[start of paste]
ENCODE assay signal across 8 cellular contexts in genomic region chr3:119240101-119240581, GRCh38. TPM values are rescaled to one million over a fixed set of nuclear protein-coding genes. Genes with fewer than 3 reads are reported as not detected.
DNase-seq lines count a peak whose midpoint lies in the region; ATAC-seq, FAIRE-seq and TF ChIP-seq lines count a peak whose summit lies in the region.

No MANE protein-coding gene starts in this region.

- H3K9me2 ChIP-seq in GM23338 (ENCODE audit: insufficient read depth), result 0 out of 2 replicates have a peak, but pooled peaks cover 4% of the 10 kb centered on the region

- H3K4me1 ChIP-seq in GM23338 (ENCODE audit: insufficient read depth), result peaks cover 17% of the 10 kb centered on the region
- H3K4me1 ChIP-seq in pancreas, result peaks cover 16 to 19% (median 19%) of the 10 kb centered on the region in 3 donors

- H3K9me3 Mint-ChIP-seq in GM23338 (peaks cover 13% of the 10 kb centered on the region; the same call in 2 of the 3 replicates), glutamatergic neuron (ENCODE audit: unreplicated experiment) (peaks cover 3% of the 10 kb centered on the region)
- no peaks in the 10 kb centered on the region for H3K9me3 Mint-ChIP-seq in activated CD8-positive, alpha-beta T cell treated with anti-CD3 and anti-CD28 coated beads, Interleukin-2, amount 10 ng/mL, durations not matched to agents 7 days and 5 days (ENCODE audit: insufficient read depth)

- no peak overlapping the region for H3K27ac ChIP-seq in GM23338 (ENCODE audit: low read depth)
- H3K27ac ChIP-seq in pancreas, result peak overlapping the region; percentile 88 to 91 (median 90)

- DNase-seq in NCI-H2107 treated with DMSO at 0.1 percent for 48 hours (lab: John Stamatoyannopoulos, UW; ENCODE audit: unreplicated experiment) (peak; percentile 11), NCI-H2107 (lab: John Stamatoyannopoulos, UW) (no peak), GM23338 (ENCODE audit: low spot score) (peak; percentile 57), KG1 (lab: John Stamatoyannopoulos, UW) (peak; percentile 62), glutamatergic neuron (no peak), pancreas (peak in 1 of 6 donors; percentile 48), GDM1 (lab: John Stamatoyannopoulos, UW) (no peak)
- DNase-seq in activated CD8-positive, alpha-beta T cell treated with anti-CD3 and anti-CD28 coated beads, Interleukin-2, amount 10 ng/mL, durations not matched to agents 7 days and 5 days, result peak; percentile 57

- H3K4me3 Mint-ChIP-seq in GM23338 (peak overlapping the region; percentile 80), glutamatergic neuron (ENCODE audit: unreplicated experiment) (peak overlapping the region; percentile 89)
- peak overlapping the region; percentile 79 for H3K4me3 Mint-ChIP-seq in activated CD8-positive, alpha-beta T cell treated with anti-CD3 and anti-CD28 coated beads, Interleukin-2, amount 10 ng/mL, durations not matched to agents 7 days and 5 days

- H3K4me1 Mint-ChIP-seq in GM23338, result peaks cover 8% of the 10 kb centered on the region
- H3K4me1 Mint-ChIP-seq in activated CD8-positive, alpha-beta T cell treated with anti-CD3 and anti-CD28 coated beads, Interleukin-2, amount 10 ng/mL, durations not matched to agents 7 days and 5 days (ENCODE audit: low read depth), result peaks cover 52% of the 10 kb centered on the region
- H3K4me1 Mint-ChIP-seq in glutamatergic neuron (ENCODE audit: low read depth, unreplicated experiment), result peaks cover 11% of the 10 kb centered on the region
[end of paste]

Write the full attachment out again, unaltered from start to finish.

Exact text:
ENCODE assay signal across 8 cellular contexts in genomic region chr3:119240101-119240581, GRCh38. TPM values are rescaled to one million over a fixed set of nuclear protein-coding genes. Genes with fewer than 3 reads are reported as not detected.
DNase-seq lines count a peak whose midpoint lies in the region; ATAC-seq, FAIRE-seq and TF ChIP-seq lines count a peak whose summit lies in the region.

No MANE protein-coding gene starts in this region.

- H3K9me2 ChIP-seq in GM23338 (ENCODE audit: insufficient read depth), result 0 out of 2 replicates have a peak, but pooled peaks cover 4% of the 10 kb centered on the region

- H3K4me1 ChIP-seq in GM23338 (ENCODE audit: insufficient read depth), result peaks cover 17% of the 10 kb centered on the region
- H3K4me1 ChIP-seq in pancreas, result peaks cover 16 to 19% (median 19%) of the 10 kb centered on the region in 3 donors

- H3K9me3 Mint-ChIP-seq in GM23338 (peaks cover 13% of the 10 kb centered on the region; the same call in 2 of the 3 replicates), glutamatergic neuron (ENCODE audit: unreplicated experiment) (peaks cover 3% of the 10 kb centered on the region)
- no peaks in the 10 kb centered on the region for H3K9me3 Mint-ChIP-seq in activated CD8-positive, alpha-beta T cell treated with anti-CD3 and anti-CD28 coated beads, Interleukin-2, amount 10 ng/mL, durations not matched to agents 7 days and 5 days (ENCODE audit: insufficient read depth)

- no peak overlapping the region for H3K27ac ChIP-seq in GM23338 (ENCODE audit: low read depth)
- H3K27ac ChIP-seq in pancreas, result peak overlapping the region; percentile 88 to 91 (median 90)

- DNase-seq in NCI-H2107 treated with DMSO at 0.1 percent for 48 hours (lab: John Stamatoyannopoulos, UW; ENCODE audit: unreplicated experiment) (peak; percentile 11), NCI-H2107 (lab: John Stamatoyannopoulos, UW) (no peak), GM23338 (ENCODE audit: low spot score) (peak; percentile 57), KG1 (lab: John Stamatoyannopoulos, UW) (peak; percentile 62), glutamatergic neuron (no peak), pancreas (peak in 1 of 6 donors; percentile 48), GDM1 (lab: John Stamatoyannopoulos, UW) (no peak)
- DNase-seq in activated CD8-positive, alpha-beta T cell treated with anti-CD3 and anti-CD28 coated beads, Interleukin-2, amount 10 ng/mL, durations not matched to agents 7 days and 5 days, result peak; percentile 57

- H3K4me3 Mint-ChIP-seq in GM23338 (peak overlapping the region; percentile 80), glutamatergic neuron (ENCODE audit: unreplicated experiment) (peak overlapping the region; percentile 89)
- peak overlapping the region; percentile 79 for H3K4me3 Mint-ChIP-seq in activated CD8-positive, alpha-beta T cell treated with anti-CD3 and anti-CD28 coated beads, Interleukin-2, amount 10 ng/mL, durations not matched to agents 7 days and 5 days

- H3K4me1 Mint-ChIP-seq in GM23338, result peaks cover 8% of the 10 kb centered on the region
- H3K4me1 Mint-ChIP-seq in activated CD8-positive, alpha-beta T cell treated with anti-CD3 and anti-CD28 coated beads, Interleukin-2, amount 10 ng/mL, durations not matched to agents 7 days and 5 days (ENCODE audit: low read depth), result peaks cover 52% of the 10 kb centered on the region
- H3K4me1 Mint-ChIP-seq in glutamatergic neuron (ENCODE audit: low read depth, unreplicated experiment), result peaks cover 11% of the 10 kb centered on the region